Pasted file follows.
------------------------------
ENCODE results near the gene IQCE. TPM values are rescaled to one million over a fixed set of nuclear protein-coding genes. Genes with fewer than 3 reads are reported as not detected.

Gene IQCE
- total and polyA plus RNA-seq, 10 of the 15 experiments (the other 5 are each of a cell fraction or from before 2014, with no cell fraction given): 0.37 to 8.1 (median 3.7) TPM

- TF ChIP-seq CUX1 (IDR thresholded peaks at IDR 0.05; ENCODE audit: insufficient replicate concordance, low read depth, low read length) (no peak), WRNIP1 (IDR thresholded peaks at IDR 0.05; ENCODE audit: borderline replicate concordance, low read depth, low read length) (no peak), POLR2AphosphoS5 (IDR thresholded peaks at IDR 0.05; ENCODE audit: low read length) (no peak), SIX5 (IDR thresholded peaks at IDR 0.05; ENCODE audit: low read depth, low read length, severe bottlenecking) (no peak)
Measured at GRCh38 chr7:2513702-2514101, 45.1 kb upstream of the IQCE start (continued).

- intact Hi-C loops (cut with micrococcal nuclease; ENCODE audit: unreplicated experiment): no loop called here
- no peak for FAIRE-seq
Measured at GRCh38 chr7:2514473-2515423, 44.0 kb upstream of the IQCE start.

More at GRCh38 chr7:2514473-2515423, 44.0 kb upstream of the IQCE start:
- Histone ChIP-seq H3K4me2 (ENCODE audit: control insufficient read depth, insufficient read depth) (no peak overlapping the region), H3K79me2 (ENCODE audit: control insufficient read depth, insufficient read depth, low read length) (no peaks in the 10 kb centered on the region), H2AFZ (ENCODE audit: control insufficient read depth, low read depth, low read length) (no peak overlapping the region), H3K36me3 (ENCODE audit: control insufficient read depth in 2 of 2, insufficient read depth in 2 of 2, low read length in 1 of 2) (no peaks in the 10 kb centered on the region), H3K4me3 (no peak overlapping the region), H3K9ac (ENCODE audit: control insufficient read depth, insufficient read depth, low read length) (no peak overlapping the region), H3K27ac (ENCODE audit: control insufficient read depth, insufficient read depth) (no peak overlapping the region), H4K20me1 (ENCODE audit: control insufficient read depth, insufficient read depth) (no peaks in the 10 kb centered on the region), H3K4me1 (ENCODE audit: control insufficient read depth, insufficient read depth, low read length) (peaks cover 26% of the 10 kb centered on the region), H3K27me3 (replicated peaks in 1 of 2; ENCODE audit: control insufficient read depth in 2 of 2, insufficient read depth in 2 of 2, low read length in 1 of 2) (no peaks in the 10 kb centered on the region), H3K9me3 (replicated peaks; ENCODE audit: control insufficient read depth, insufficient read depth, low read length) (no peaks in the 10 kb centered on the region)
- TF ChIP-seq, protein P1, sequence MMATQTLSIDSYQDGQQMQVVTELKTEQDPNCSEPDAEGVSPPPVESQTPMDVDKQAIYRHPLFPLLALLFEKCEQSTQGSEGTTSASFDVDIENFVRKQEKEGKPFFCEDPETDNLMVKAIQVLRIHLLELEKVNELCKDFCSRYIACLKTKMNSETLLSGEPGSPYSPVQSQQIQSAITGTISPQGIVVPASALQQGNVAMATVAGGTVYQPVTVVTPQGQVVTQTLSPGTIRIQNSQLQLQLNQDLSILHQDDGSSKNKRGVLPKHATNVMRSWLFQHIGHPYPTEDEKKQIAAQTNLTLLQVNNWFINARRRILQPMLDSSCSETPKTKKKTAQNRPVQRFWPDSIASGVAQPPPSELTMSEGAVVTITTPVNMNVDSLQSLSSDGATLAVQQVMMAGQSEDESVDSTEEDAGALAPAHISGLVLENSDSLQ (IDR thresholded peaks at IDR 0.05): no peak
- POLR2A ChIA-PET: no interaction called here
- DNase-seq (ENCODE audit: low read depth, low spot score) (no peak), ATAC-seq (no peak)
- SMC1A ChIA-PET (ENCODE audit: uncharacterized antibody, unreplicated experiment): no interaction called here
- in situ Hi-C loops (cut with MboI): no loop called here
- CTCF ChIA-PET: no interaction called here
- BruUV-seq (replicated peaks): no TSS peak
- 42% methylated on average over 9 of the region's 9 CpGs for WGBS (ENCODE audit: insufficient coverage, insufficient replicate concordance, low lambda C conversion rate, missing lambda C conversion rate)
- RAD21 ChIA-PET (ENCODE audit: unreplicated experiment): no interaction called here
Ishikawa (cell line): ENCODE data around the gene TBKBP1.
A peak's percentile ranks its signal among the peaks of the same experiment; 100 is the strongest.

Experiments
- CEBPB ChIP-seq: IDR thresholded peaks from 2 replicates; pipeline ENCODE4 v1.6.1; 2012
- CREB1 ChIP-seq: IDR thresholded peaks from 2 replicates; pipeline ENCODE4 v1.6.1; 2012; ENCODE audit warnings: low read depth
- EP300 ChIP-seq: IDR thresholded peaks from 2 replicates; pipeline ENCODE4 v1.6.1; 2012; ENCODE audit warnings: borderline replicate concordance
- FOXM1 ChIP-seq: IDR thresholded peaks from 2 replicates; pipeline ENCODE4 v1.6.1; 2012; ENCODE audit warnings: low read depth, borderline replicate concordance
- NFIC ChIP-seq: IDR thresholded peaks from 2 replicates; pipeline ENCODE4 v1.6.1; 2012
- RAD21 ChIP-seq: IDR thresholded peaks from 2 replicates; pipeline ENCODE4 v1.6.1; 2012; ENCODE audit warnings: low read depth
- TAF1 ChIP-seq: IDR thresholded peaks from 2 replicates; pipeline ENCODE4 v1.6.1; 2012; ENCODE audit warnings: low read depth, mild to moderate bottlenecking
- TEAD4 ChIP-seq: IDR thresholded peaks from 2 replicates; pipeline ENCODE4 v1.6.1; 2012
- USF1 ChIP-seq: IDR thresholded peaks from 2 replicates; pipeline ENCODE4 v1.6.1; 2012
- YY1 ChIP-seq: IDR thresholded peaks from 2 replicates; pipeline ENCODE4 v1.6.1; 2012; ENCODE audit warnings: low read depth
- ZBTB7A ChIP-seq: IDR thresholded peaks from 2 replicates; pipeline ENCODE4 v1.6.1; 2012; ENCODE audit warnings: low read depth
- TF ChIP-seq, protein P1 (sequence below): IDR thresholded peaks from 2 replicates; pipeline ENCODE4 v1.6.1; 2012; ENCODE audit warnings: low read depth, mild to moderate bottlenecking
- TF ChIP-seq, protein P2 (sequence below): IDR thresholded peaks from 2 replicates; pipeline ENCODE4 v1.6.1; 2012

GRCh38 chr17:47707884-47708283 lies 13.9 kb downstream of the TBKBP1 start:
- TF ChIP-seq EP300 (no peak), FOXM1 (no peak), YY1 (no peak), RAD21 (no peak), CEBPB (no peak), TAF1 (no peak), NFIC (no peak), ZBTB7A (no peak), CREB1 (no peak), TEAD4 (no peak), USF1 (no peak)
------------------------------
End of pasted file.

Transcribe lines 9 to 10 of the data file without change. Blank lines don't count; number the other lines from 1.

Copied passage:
More at GRCh38 chr7:2514473-2515423, 44.0 kb upstream of the IQCE start:
- Histone ChIP-seq H3K4me2 (ENCODE audit: control insufficient read depth, insufficient read depth) (no peak overlapping the region), H3K79me2 (ENCODE audit: control insufficient read depth, insufficient read depth, low read length) (no peaks in the 10 kb centered on the region), H2AFZ (ENCODE audit: control insufficient read depth, low read depth, low read length) (no peak overlapping the region), H3K36me3 (ENCODE audit: control insufficient read depth in 2 of 2, insufficient read depth in 2 of 2, low read length in 1 of 2) (no peaks in the 10 kb centered on the region), H3K4me3 (no peak overlapping the region), H3K9ac (ENCODE audit: control insufficient read depth, insufficient read depth, low read length) (no peak overlapping the region), H3K27ac (ENCODE audit: control insufficient read depth, insufficient read depth) (no peak overlapping the region), H4K20me1 (ENCODE audit: control insufficient read depth, insufficient read depth) (no peaks in the 10 kb centered on the region), H3K4me1 (ENCODE audit: control insufficient read depth, insufficient read depth, low read length) (peaks cover 26% of the 10 kb centered on the region), H3K27me3 (replicated peaks in 1 of 2; ENCODE audit: control insufficient read depth in 2 of 2, insufficient read depth in 2 of 2, low read length in 1 of 2) (no peaks in the 10 kb centered on the region), H3K9me3 (replicated peaks; ENCODE audit: control insufficient read depth, insufficient read depth, low read length) (no peaks in the 10 kb centered on the region)